If you don't already read the blog The Church of No People, pop on over and check it out. Today, Matt Appling announced he is working on a book (not with Abingdon, so this isn't a personal plug!) and he is asking for readers' answers to a couple questions about raising children in the faith--whether kids from your youth group fell away from church as adults, whether your parents taught you about religion or left that to the church, and how confident you feel in your own ability to teach your children about Christianity (or if you will leave that to the church). I will respond to polls and surveys of any kind, so if you are like me and enjoy putting in your two cents, go do it!
What I really want to share today, however, is what I told Matt A. in response to his third question, about raising our own children in the faith. Given that (my husband) Matt and I are theologically educated, work in the church and church-related fields, and our faith is central to our lives, I feel pretty confident in our ability to educate our children about the faith, the Bible, and teach them to think deeply and critically about moral and theological issues. We hope that such guidance will instill in them a deep faith that will permeate their lives.
So far, though (since Kate is only 18 months, after all) the extent of Kate's theological education has been in the way I change the lyrics of "Jesus Loves the Little Children" to "Jesus Loves All the People." Kate has one or two children's Bibles, but since they are not currently in the rotation of four or five books she wants to read over and over, all the live-long day, I don't think those are informing too much of her thinking at this time. And of course, we take her to church, but it's just the nursery. (Actually, there is a children's Bible in the nursery that she requests over and over each week. I guess since the church doesn't have certain barnyard- and body part-oriented books, the Bible just has to suffice there!)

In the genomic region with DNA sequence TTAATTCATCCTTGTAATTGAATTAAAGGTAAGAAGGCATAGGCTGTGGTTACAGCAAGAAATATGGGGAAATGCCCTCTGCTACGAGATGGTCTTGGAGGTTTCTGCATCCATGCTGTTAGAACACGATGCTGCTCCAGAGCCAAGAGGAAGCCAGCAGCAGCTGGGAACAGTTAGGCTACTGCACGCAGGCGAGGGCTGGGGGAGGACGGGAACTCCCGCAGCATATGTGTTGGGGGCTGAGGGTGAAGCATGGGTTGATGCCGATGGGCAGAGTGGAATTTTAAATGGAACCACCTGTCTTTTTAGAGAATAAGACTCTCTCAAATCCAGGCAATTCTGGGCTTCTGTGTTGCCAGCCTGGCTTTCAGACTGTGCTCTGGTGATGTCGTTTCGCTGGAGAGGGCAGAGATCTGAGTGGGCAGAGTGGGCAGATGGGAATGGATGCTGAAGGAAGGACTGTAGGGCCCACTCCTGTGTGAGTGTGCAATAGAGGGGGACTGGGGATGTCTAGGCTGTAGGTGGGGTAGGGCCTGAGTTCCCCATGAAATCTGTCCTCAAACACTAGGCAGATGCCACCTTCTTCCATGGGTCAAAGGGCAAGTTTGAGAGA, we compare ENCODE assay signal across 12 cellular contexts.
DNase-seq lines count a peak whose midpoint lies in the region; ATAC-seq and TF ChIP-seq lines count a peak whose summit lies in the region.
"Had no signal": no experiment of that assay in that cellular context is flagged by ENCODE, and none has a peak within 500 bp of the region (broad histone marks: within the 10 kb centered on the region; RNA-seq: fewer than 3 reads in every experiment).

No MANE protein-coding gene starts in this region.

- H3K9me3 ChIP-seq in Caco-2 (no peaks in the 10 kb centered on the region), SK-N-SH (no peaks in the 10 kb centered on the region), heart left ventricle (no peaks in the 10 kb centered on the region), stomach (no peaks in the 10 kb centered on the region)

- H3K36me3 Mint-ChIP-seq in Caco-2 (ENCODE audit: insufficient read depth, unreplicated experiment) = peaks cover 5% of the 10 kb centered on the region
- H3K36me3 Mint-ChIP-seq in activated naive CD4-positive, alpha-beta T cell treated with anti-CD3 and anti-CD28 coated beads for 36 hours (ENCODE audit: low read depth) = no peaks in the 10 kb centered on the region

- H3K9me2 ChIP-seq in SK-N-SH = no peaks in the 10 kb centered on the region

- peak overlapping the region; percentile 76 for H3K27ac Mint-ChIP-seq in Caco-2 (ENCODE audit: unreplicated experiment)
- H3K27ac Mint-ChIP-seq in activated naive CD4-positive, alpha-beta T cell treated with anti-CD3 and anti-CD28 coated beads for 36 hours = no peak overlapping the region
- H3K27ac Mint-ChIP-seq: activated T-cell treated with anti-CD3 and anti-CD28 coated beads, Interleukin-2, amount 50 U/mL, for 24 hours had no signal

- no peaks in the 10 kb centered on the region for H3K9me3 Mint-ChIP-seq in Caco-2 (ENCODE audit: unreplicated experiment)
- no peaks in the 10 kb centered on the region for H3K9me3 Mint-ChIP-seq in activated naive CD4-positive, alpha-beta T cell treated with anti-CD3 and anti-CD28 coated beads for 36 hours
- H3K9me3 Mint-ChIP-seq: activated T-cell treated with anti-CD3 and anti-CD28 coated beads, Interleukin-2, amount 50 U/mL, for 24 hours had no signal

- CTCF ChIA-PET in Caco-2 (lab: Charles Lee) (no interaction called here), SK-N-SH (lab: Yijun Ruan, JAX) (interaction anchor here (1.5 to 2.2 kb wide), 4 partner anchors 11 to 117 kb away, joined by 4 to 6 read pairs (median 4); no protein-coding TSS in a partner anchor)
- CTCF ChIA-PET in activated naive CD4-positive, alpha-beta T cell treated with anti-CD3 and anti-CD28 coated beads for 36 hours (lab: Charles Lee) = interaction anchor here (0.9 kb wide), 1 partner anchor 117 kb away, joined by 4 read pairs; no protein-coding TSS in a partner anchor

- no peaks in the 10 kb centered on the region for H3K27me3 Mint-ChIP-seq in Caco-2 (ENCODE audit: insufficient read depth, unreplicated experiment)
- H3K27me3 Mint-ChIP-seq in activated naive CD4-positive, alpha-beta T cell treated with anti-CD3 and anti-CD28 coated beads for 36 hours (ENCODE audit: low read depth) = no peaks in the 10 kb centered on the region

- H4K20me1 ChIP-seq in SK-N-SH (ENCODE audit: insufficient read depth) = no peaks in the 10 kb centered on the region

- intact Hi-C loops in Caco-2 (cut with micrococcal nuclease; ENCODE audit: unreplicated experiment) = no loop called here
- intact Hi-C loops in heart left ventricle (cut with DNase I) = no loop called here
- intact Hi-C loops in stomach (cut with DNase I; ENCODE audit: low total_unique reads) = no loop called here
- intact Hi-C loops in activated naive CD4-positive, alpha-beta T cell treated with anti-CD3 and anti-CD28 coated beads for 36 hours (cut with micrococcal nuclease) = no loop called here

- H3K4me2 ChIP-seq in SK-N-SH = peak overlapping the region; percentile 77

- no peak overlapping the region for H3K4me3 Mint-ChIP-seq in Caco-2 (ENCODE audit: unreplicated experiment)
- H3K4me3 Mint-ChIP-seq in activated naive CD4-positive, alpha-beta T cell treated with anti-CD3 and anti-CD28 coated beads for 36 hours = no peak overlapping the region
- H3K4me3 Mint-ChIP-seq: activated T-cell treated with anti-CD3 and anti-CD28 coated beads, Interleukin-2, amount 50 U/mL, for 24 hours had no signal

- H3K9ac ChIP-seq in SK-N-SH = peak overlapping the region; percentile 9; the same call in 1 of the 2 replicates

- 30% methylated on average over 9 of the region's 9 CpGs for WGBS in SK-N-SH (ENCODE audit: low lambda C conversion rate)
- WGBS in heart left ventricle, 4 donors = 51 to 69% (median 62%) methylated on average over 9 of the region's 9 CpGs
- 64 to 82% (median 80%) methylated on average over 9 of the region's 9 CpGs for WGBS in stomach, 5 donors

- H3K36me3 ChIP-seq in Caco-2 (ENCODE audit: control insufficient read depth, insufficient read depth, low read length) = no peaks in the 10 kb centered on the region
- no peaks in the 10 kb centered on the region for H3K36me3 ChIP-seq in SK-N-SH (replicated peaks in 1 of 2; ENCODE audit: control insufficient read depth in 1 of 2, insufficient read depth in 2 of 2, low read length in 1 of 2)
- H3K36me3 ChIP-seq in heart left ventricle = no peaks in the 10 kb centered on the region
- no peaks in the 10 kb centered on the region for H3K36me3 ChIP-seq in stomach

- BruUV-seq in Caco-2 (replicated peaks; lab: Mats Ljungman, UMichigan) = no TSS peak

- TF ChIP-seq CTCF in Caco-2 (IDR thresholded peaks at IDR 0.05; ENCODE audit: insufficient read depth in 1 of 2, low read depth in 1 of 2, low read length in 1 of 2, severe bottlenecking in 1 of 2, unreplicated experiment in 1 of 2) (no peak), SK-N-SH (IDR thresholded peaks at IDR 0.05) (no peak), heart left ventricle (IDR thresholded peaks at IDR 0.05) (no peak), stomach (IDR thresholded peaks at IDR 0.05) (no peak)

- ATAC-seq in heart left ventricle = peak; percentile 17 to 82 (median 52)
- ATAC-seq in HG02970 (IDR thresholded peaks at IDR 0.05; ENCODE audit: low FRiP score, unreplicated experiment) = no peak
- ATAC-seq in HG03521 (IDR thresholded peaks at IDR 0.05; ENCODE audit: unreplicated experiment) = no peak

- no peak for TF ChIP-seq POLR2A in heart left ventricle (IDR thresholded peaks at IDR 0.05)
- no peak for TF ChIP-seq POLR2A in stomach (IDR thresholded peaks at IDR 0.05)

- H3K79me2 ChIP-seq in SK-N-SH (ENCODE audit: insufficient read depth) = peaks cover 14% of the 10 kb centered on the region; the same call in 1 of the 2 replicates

My half-joking comment about changing the song lyrics actually does say a lot about how religious education in our house will probably go. Matt and I think and talk about religious issues a lot, mainly in response to current events, news stories, blog posts, etc. as we take in the world around us and process it through the lens of our faith. I wanted to sing some of the Bible-songs I learned as a child to Kate, and "Jesus Loves the Little Children" came to mind, but I feel bothered by the way we sometimes care about poor children or children in foreign cultures, but seem to think that since adults are "responsible" for their situation, we don't need to love and assist people of all ages in need. Thus, "Jesus loves all the people / all the people of the world / red and yellow, black and white / they are precious in his sight / Jesus loves all the people of the world."
One day, we will talk with Kate about those words and what they mean. We will talk about First Amendment issues when they come up on the news, and about how Jesus would respond to people living on the street. We will talk about our relationships with God and the big questions we all wrestle with. The church is important in its own ways, but for raising a child in the "way s/he should go," I don't think a few hours a week can compete with the day to day life we share at home.
How do/did you nurture faith development in your children when they were very young?